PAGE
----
If You're Trying to Lose Weight, This Is the Workout You Should Be Doing, According to an Expert

© Getty / Geber86 If you're trying to lose weight, you may be wondering what style of training you should be doing to reach your goal. Studies have shown that cardio, HIIT, and strength training can aid in weight loss, but to find out if one is more effective than the others, POPSUGAR spoke to obesity medicine physician and scientist Fatima Cody Stanford, MD, MPH, MPA. "One of the largest fallacies when we look at weight management is that physical activity leads to significant weight loss," Dr. Stanford told POPSUGAR. "On average, most people that engage in exercise - especially if they're already regularly exercising - will have weight maintenance," she explained. If you're just beginning to start a workout regimen, Dr. Stanford said your body "may respond differently to different types of programs." As frustrating as it may be to hear, there isn't a one-size-fits-all approach to losing weight. You may notice a change in your physique from HIIT, while others may benefit more from cardio or strength training. Finding the style of training that works best for you is like finding a partner; it'll take a lot of trial and error to figure out what works best. "What I tell my patients is that we need to find their 'soulmate workout,'" Dr. Stanford said. If the thought of medicine ball slams and burpees make you cringe, a CrossFit workout may not be right for you. Instead, Dr. Stanford said the key is to find something you want to do consistently in order to achieve weight maintenance and mild weight loss. To address weight loss, Dr. Stanford said it's important to focus on diet quality, sleep quality and duration, circadian rhythm alignment (waking during daylight and sleeping in the evening), and evaluating medications that may promote weight gain.

By Tamara PridgettPopSugar

If you're trying to lose weight, you may be wondering what style of training you should be doing to reach your goal. Studies have shown that cardio, HIIT, and strength training can aid in weight loss, but to find out if one is more effective than the others, POPSUGAR spoke to obesity medicine physician and scientist Fatima Cody Stanford, MD, MPH, MPA.

©Xavierarnau / istockphoto
YOGA

As an all-around great exercise, it's hard to beat yoga. It is low impact and can be done by people at all skill levels. Doing yoga regularly increases flexibility, strength, and balance. It's good for the joints but is still weight bearing, which is a guard against osteoporosis. It's easy to find yoga classes at senior centers, community centers, and gyms, as well as at dedicated yoga studios.
                               

"One of the largest fallacies when we look at weight management is that physical activity leads to significant weight loss," Dr. Stanford told POPSUGAR. "On average, most people that engage in exercise - especially if they're already regularly exercising - will have weight maintenance," she explained.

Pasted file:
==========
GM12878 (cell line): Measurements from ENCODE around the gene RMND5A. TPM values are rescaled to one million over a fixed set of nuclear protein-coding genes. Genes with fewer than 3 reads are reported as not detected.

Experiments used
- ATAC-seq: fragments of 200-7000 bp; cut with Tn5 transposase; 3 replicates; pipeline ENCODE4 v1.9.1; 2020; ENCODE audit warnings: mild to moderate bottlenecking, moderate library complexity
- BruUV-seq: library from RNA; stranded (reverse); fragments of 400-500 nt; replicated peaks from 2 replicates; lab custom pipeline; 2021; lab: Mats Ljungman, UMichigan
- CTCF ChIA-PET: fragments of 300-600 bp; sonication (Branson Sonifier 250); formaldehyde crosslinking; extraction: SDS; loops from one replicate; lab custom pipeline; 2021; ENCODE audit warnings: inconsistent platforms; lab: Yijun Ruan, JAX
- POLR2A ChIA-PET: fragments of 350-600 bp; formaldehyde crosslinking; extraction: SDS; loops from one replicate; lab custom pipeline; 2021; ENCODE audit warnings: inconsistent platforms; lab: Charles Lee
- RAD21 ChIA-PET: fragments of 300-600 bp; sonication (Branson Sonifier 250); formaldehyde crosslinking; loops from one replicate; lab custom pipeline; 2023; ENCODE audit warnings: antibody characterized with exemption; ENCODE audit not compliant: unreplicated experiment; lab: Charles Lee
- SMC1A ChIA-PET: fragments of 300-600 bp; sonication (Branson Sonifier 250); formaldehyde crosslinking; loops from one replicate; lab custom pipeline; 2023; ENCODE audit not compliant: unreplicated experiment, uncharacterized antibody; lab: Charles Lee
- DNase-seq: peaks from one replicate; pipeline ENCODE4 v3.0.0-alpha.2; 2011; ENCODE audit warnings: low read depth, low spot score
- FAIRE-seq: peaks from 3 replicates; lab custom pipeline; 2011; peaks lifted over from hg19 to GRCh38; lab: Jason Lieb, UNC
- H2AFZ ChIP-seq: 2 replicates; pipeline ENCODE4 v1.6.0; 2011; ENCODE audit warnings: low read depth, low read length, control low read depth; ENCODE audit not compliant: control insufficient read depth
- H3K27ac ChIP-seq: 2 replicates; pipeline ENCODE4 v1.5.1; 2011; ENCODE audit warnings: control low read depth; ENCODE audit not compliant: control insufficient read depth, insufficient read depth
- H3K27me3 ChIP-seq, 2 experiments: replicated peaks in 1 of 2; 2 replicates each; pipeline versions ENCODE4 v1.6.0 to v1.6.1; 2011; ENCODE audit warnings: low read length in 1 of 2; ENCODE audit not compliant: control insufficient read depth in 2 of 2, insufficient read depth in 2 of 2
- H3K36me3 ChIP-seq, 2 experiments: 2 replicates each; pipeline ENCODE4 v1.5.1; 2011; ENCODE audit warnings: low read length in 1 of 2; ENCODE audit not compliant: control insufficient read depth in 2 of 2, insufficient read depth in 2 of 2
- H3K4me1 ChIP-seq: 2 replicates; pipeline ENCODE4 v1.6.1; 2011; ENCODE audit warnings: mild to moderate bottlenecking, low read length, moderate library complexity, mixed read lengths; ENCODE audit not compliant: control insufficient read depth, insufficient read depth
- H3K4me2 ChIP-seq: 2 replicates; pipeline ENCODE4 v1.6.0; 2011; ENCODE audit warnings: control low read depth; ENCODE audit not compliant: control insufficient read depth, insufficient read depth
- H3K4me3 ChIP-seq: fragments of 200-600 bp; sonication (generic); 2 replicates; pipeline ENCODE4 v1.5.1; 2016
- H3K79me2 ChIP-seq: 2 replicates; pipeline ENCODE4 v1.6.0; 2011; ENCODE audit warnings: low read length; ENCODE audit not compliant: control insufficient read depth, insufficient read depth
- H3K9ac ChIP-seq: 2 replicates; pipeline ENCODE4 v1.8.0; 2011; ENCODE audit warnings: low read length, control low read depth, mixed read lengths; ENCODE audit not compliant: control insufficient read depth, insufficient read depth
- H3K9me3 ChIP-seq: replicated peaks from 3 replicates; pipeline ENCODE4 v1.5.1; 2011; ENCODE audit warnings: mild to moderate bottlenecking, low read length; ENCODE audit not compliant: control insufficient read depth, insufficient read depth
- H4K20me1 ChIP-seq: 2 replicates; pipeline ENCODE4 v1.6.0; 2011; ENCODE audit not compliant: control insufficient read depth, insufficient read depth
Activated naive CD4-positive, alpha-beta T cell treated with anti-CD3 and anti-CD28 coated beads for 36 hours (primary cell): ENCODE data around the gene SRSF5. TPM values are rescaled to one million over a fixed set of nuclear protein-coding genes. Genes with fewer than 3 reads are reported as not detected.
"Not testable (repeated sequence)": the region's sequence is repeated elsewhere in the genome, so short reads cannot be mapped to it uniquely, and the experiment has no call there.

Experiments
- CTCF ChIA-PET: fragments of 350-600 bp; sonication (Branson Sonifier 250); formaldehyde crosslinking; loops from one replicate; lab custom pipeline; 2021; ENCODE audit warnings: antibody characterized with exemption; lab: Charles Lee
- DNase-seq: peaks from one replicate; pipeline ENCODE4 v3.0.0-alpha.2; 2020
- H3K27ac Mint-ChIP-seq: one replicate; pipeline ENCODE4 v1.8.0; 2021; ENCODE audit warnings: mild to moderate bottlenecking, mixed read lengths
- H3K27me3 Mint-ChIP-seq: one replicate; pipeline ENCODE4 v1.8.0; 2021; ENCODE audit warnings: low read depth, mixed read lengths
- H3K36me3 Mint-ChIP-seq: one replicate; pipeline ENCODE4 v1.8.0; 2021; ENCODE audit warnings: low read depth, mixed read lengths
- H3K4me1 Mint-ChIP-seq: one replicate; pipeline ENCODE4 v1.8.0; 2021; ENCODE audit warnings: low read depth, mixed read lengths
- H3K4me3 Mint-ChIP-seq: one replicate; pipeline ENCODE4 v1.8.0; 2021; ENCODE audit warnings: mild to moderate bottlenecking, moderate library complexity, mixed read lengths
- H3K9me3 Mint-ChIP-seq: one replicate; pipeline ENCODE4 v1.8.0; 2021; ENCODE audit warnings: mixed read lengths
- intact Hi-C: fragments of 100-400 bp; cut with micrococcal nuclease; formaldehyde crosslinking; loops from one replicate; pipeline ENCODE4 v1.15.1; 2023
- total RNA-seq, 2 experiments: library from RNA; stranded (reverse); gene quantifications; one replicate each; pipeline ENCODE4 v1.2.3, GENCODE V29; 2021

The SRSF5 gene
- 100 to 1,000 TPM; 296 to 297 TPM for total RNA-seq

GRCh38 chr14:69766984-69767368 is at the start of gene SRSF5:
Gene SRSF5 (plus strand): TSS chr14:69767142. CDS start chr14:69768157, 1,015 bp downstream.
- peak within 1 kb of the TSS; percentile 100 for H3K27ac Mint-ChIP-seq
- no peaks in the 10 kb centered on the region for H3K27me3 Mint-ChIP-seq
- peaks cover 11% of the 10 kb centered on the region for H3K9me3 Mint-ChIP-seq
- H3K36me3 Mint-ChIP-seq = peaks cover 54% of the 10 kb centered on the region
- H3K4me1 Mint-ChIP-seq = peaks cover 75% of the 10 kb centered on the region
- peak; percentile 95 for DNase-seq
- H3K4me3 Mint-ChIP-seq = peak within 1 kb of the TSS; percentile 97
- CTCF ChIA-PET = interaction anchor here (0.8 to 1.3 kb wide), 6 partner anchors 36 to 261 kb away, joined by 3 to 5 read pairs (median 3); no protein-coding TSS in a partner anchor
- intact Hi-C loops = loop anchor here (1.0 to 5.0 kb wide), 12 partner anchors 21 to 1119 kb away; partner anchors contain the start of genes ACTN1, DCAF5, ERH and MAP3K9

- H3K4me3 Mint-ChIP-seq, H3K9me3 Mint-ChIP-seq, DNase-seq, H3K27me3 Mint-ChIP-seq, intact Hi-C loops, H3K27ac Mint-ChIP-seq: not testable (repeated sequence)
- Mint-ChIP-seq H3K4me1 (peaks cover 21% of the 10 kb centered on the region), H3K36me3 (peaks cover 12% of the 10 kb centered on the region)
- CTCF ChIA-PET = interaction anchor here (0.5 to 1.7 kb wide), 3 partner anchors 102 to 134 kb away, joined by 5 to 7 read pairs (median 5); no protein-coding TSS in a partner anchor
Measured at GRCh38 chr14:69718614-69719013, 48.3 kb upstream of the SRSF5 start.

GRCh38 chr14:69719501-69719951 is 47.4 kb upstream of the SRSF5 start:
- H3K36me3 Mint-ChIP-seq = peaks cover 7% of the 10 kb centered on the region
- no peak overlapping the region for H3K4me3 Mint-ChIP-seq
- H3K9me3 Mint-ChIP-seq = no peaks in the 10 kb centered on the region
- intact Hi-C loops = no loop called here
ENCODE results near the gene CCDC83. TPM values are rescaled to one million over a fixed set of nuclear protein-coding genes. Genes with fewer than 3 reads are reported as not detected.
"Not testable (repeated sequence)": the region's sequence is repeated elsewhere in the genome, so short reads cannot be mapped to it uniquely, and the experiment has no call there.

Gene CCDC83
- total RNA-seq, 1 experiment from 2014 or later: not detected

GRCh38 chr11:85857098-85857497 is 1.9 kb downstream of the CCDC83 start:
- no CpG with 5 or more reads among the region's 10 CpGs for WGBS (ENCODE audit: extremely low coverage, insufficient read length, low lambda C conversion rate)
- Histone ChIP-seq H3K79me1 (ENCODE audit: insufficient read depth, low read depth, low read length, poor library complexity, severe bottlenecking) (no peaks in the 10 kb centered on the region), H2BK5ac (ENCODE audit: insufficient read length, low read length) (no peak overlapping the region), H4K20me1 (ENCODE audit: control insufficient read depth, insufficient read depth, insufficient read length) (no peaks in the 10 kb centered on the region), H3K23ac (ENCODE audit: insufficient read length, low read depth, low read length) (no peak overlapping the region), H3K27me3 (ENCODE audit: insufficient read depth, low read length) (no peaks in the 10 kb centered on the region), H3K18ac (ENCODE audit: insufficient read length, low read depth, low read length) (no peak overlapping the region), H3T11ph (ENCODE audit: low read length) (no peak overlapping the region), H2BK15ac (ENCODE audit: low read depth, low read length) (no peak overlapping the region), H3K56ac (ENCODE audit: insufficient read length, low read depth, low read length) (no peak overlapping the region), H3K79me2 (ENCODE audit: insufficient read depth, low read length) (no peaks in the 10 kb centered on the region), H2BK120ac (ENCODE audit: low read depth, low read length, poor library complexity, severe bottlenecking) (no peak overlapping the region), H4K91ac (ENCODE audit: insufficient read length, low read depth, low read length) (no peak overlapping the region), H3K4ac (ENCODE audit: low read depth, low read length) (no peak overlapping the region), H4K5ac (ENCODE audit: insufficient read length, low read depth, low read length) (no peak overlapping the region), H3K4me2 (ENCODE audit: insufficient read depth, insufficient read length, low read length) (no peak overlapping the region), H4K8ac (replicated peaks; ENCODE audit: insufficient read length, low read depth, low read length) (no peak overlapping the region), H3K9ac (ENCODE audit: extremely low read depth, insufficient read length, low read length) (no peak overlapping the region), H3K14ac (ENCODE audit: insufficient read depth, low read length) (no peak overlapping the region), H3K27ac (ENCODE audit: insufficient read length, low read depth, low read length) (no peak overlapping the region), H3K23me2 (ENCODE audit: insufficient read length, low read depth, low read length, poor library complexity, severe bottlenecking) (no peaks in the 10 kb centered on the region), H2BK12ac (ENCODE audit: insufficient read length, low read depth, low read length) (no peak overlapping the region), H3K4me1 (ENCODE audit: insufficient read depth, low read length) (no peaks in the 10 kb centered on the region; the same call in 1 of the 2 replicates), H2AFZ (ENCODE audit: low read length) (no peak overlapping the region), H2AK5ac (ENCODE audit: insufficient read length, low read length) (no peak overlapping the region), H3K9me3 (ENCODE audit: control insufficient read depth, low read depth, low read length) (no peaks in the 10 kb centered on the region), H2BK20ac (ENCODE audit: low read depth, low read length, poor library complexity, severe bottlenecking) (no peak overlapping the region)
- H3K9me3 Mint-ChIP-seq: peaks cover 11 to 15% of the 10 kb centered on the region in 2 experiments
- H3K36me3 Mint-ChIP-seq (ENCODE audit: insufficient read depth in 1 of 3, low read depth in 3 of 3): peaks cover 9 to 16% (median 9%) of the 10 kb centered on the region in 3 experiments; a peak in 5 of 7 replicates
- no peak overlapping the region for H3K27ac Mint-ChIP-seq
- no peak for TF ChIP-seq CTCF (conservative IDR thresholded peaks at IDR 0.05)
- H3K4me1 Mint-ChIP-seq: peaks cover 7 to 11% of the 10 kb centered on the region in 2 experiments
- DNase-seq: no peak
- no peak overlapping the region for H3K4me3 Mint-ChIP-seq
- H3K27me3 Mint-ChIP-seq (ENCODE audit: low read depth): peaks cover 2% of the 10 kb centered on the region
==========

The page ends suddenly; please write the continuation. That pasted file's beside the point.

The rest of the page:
If you're just beginning to start a workout regimen, Dr. Stanford said your body "may respond differently to different types of programs." As frustrating as it may be to hear, there isn't a one-size-fits-all approach to losing weight. You may notice a change in your physique from HIIT, while others may benefit more from cardio or strength training.

Finding the style of training that works best for you is like finding a partner; it'll take a lot of trial and error to figure out what works best. "What I tell my patients is that we need to find their 'soulmate workout,'" Dr. Stanford said. If the thought of medicine ball slams and burpees make you cringe, a CrossFit workout may not be right for you. Instead, Dr. Stanford said the key is to find something you want to do consistently in order to achieve weight maintenance and mild weight loss.

©Ridofranz / Istockphoto
WATER WORKOUTS

Resistance exercises with weights can put pressure on the joints when done on land; doing them in the water, weight-free, is better for some people. The water itself acts as resistance, and its buoyancy reduces stress on the joints. Classic weight room exercises such as the fly, leg raises, and biceps curls are easier in the water but have equal benefit, mobility experts say. Aerobic exercises such as flutter kicking, marching, and even jogging give the heart rate a boost without risk of pain or injury.
                              
                               

To address weight loss, Dr. Stanford said it's important to focus on diet quality, sleep quality and duration, circadian rhythm alignment (waking during daylight and sleeping in the evening), and evaluating medications that may promote weight gain.

Disclaimer: Views expressed in this article are the author's own and MSN does not endorse them in any way. Neither can MSN independently verify any claims made in the article. You should consult your physician before starting any weight loss or health management programme to determine if it is right for your needs.

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